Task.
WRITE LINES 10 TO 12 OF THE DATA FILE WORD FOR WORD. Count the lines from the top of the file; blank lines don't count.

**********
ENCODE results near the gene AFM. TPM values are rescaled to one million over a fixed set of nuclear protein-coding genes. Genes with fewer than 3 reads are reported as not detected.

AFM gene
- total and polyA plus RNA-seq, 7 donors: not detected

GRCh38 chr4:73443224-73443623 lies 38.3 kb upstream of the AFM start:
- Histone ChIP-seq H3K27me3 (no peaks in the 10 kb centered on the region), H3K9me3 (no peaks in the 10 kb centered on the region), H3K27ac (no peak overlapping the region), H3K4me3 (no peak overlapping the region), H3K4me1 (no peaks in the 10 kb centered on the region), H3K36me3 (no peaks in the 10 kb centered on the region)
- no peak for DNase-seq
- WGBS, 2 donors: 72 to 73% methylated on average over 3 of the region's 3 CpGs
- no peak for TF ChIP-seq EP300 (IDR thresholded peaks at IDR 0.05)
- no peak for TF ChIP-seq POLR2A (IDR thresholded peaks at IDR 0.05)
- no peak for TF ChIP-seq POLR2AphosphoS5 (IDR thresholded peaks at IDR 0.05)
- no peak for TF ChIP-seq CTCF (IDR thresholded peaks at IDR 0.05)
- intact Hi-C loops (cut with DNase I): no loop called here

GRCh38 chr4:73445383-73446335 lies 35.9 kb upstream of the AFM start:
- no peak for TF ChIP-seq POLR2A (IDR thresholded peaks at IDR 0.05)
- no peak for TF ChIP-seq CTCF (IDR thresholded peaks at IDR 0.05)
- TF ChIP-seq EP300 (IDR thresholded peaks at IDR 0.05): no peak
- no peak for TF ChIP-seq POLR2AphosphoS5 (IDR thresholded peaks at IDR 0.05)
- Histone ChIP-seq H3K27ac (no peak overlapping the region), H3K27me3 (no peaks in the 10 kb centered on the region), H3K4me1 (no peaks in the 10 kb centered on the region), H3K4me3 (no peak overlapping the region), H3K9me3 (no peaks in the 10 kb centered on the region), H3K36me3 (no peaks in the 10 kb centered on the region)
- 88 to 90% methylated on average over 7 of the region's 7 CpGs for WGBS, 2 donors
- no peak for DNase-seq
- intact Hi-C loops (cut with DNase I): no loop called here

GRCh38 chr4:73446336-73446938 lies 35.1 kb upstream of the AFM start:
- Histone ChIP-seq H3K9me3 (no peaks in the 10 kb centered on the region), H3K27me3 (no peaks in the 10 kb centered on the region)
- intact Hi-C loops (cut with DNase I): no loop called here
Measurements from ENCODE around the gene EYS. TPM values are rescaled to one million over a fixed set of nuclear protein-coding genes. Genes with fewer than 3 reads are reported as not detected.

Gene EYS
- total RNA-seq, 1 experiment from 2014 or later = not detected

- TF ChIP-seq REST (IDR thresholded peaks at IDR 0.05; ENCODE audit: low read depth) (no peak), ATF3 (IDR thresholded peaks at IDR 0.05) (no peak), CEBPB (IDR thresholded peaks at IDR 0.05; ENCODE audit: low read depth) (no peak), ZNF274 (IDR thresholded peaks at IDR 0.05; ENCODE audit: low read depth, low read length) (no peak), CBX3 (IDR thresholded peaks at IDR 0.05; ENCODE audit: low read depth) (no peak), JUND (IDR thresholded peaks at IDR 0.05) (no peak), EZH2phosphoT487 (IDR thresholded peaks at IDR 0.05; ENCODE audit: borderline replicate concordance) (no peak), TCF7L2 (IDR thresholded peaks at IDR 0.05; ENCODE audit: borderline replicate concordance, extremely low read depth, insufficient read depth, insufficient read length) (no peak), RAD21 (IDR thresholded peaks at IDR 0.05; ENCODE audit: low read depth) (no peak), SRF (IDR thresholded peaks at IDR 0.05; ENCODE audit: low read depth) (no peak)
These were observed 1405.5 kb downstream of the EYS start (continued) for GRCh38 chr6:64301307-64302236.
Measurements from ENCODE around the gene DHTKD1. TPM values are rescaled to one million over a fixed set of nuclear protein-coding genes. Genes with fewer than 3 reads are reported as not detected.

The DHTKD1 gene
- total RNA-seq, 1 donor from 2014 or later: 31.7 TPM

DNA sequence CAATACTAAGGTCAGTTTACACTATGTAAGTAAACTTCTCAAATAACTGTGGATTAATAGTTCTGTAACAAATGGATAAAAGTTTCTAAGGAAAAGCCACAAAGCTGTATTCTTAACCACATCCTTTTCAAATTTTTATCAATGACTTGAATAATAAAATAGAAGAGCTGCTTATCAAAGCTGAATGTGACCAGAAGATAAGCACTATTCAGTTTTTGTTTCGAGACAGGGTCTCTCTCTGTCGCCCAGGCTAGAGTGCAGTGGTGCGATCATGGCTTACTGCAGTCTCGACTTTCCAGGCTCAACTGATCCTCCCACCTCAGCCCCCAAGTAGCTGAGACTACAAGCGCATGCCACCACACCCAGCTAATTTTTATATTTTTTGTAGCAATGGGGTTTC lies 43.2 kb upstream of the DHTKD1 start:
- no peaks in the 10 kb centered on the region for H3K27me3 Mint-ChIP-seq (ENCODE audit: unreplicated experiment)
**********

- no peak for TF ChIP-seq POLR2AphosphoS5 (IDR thresholded peaks at IDR 0.05)
- no peak for TF ChIP-seq CTCF (IDR thresholded peaks at IDR 0.05)
- intact Hi-C loops (cut with DNase I): no loop called here